Dive Bomber First Look
By Michael Benolkin
|Date of Review||July 2005||Title||Dive Bomber|
|Publisher||Warner Brothers||Published||Original 1941, DVD 2005|
|Format||DVD Region 2||MSRP (GBP)||£15.99|
Tired of pouring through black and white photos to see how US Naval aircraft looked before World War 2? Want some interesting action to get you inspired for your next "yellow wing" project? You're in luck - Dive Bomber is now available on DVD!
This movie was filmed in the 1940-1941 timeframe and was released to theaters in mid-1941, before the US entered the war. The story centers around Errol Flynn who is a naval flight surgeon in the days before aviation medicine was really understood. Together with Fred MacMurray, Flynn begins to look at G-induced black-outs which introduced the early G-suits and altitude sickness which lead to cockpit pressurization or the use of pressure suits. While much of the story is Hollywood, the flightline is full-press Navy! And yes, you also have a few good looks at the immediate pre-war USS Enterprise which was used for some of the scenes. It seems the Enterprise was in San Diego to trade in her older air wing of F2A, SBU, etc., for newer aircraft. Saratoga's air wing was present as well as she too was exchanging her aircraft.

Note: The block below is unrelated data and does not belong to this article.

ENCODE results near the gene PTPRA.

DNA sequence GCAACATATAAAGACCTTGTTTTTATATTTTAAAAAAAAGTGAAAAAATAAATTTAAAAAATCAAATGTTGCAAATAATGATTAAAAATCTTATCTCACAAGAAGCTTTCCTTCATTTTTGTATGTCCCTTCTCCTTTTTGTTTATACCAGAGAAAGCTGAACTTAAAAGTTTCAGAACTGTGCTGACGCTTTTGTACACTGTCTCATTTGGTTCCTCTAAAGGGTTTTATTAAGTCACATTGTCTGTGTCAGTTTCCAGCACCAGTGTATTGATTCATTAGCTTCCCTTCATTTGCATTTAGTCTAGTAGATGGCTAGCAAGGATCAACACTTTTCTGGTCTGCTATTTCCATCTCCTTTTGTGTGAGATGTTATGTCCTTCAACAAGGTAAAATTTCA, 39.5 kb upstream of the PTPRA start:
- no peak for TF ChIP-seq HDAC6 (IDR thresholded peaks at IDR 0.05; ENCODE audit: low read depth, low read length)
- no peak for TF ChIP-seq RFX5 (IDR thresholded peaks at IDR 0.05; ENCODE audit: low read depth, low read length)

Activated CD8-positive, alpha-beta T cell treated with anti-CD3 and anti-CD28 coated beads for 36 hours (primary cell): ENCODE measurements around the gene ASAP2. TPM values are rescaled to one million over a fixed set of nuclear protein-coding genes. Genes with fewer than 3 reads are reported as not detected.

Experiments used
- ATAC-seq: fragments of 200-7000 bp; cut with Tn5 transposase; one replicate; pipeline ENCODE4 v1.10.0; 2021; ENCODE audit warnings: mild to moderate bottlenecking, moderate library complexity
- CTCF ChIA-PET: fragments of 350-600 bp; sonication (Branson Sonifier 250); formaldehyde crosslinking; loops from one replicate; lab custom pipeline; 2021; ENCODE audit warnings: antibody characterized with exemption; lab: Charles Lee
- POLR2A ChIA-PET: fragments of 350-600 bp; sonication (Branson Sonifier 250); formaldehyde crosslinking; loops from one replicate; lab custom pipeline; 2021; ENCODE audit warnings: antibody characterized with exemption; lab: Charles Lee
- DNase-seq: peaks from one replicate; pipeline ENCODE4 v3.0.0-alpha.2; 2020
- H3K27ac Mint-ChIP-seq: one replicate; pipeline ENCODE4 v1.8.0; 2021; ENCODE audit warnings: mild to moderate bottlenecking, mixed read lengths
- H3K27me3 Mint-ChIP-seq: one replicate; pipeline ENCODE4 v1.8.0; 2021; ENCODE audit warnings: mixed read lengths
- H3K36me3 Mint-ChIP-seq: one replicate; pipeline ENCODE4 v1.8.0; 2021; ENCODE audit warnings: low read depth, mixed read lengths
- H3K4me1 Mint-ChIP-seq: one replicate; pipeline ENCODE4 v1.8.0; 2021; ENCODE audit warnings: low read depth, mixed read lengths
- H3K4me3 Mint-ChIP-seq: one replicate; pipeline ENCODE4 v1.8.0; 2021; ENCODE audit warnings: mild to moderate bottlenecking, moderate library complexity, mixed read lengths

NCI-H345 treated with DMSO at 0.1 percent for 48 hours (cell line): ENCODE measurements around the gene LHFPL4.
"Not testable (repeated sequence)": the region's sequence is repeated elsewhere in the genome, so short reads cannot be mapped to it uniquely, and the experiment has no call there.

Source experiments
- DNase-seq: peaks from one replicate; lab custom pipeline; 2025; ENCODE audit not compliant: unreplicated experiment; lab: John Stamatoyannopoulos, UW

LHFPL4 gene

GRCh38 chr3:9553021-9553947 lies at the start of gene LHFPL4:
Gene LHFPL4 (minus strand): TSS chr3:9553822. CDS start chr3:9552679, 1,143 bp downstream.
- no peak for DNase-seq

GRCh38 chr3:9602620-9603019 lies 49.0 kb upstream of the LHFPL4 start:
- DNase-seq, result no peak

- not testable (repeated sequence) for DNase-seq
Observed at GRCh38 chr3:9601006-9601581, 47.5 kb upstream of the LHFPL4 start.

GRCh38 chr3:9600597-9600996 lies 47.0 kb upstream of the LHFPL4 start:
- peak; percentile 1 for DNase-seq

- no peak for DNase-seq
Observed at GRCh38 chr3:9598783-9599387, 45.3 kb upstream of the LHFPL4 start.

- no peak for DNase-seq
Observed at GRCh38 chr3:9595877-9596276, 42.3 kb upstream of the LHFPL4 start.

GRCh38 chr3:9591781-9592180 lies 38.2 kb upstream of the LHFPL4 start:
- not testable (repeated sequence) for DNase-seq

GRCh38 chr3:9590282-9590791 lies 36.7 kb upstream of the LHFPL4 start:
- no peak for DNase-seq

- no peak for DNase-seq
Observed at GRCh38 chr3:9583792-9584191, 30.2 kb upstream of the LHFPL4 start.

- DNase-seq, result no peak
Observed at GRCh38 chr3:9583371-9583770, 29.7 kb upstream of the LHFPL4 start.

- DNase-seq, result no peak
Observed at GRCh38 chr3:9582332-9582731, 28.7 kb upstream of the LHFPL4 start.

What you'll especially enjoy is the movie was produced in Technicolor! The images are vivid. You'll see F2A Buffalos, SBU Helldivers, SB2C Vindicators and TBD Devastators, all with yellow wings. If you watch this movie on your high resolution computer monitor, you'll see quite a few details of the US Navy in transition. In some shots, the background aircraft have the remains of the neutrality patrol markings. Most aircraft still have their national roundels on all four positions of the wing, but some show up, still with yellow wings, using the new upper left/lower right roundel directive. According to Wayne, the Bureau Numbers, Squadron Numbers, Aircraft Position Colors, etc., are all authentic. Only a handful of aircraft have the notional 'Top Hat' squadron insignia. While you'll see Fred MacMurray take off from the Big 'E' in a Buffalo, cruise in a Helldiver, and land in San Diego in the Vindicator, you're still seeing some incredibly clear footage of pre-war US Navy aircraft in color.
There is some good news and bad news here. The color and details look great on a decent computer monitor as long as your computer has a DVD player. The bad news is that the movie is produced for Region 2. The US is Region 1. This is because Warner Brothers, who released this DVD, have the rights to the movie outside the US market. Ted Turner has the rights to the US market and has not released this movie to date. This all means that if you live in the US, the DVD player in your home entertainment system won't run this DVD. The DVD player in your computer doesn't give a rip about regions and it will play the movie just fine. I've already watched this great movie and I'll be queuing it back up again soon!